LONG TERM BONDS & INTEREST RATES
Live chart of the Long Term Bond Price & how to play Rising & Falling Interest Rates
What is a Long Term bond?
A long-term bond is a debt security that has a maturity date that is typically more than 10 years into the future. Long-term bonds are issued by governments, corporations, and other entities to finance long-term projects, such as infrastructure development, research and development, or expansion.
Long-term bonds typically offer higher yields or interest rates than short-term bonds because they carry greater risk due to their longer duration. The longer the maturity of the bond, the greater the risk that its value will be affected by changes in interest rates, inflation, and other economic factors.
The 20-Year Bond Index ETF - The TLT can be bought by Investors as a
proxy for long term bonds
The TLT ETF is a proxy for long-term U.S. Treasury bonds and the live price chart can be seen above. The ETF seeks to track the performance of the ICE U.S. Treasury 20+ Year Bond Index, which is comprised of U.S. Treasury bonds with remaining maturities of more than 20 years. As a result, the TLT provides exposure to the performance of a basket of long-term U.S. Treasury bonds.
Investors who want to gain exposure to the long-term U.S. Treasury bond market but may not want to invest in individual bonds or do not have the necessary capital to invest in a diversified bond portfolio can invest in the TLT ETF instead.
The Inverse relationship between Bond Prices & Interest Rates
The relationship between bond prices and interest rates is inverse, meaning that when interest rates rise, bond prices fall, and when interest rates fall, bond prices rise. This relationship exists because bonds are fixed-income securities that pay a set coupon rate, and when interest rates rise, newly issued bonds offer higher yields, making existing bonds less attractive.
For example, let’s say an investor purchases a $1,000 bond with a 5% coupon rate and a 10-year maturity. The bond pays the investor $50 in interest each year for 10 years. If interest rates remain constant over the next 10 years, the investor will receive $50 in interest each year and receive the full $1,000 principal at maturity.
However, if interest rates rise to 6%, a newly issued bond with the same characteristics as the investor’s bond would pay $60 in interest each year. As a result, the investor’s bond becomes less attractive to investors who can purchase a new bond with a higher yield. To sell the bond, the investor must reduce its price, which reduces the yield on the bond and compensates the buyer for the lower interest rate compared to newly issued bonds.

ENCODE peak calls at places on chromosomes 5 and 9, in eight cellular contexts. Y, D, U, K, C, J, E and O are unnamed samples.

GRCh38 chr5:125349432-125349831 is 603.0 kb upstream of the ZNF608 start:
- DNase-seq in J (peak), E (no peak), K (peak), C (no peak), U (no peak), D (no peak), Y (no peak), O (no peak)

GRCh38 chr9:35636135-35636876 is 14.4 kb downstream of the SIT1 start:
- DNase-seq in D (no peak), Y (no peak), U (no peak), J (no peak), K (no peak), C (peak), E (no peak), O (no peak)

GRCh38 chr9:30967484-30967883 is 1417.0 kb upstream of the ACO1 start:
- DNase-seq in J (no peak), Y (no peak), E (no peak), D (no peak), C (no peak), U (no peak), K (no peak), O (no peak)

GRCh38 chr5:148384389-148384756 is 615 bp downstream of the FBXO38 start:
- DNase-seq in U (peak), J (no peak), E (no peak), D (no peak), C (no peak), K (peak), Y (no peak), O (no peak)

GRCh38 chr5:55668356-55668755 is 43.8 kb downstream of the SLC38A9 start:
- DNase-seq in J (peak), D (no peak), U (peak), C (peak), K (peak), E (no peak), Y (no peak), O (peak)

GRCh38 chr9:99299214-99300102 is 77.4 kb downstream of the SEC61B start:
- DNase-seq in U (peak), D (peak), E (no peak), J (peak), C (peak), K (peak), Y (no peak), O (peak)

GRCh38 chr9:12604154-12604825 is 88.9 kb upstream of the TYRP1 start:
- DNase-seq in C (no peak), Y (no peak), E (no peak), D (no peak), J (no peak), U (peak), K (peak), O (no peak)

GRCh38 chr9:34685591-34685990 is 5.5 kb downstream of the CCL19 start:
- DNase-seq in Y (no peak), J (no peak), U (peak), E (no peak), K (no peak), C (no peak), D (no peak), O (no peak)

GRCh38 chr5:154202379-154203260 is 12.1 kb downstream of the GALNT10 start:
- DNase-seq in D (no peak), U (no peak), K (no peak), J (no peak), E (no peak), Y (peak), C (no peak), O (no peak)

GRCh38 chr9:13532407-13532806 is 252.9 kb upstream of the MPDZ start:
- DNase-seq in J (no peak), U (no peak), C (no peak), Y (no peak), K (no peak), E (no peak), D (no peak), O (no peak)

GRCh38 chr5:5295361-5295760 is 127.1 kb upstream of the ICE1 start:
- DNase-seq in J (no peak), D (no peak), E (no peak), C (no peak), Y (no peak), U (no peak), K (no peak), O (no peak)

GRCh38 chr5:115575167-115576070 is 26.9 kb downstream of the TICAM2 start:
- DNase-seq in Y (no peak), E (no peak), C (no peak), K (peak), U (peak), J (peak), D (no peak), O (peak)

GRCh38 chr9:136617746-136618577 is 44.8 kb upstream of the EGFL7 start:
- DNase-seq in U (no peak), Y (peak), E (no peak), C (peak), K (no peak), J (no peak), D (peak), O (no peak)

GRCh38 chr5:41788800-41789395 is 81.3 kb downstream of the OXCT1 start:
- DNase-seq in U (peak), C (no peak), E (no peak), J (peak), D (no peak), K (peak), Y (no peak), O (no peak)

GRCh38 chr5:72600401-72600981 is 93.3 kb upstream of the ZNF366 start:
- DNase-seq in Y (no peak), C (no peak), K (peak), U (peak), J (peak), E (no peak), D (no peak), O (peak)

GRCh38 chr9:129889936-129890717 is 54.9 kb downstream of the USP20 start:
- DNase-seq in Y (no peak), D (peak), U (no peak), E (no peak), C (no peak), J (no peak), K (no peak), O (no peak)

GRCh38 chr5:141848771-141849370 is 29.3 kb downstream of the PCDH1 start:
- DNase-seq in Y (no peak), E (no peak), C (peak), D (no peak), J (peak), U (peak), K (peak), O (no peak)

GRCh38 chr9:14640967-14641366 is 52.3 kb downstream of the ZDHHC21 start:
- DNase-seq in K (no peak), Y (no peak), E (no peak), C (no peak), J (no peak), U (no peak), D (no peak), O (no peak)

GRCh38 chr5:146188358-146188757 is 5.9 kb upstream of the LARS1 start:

Conversely, if interest rates fall to 4%, a newly issued bond with the same characteristics as the investor’s bond would pay only $40 in interest each year. The investor’s bond becomes more attractive to investors seeking higher yields, and the price of the bond increases, reducing the yield on the bond and compensating the buyer for the lower interest rate compared to newly issued bonds.
In summary, when interest rates rise, bond prices fall to reflect the lower relative value of the fixed coupon payments, and when interest rates fall, bond prices rise to reflect the higher relative value of the fixed coupon payments. This inverse relationship between bond prices and interest rates is important for investors to understand when making investment decisions in fixed-income securities.
What causes Long Term Bond Prices to Fall
Several factors can cause long-term bond prices to fall, including:
Rising interest rates: As interest rates rise, the yields on newly issued bonds increase, making existing bonds with lower yields less attractive. As a result, investors may sell existing bonds, causing their prices to fall.
Inflation: When inflation rises, the purchasing power of future bond payments decreases, reducing the value of existing bonds. Investors may sell bonds in response, leading to a decline in bond prices.
Changes in economic conditions: Economic conditions such as GDP growth, employment, and consumer spending can affect the demand for bonds. In a strong economy, investors may shift away from bonds and toward riskier assets like stocks, causing bond prices to fall.
Changes in credit quality: If the creditworthiness of the bond issuer deteriorates, investors may demand higher yields to compensate for the higher risk, leading to a decline in bond prices.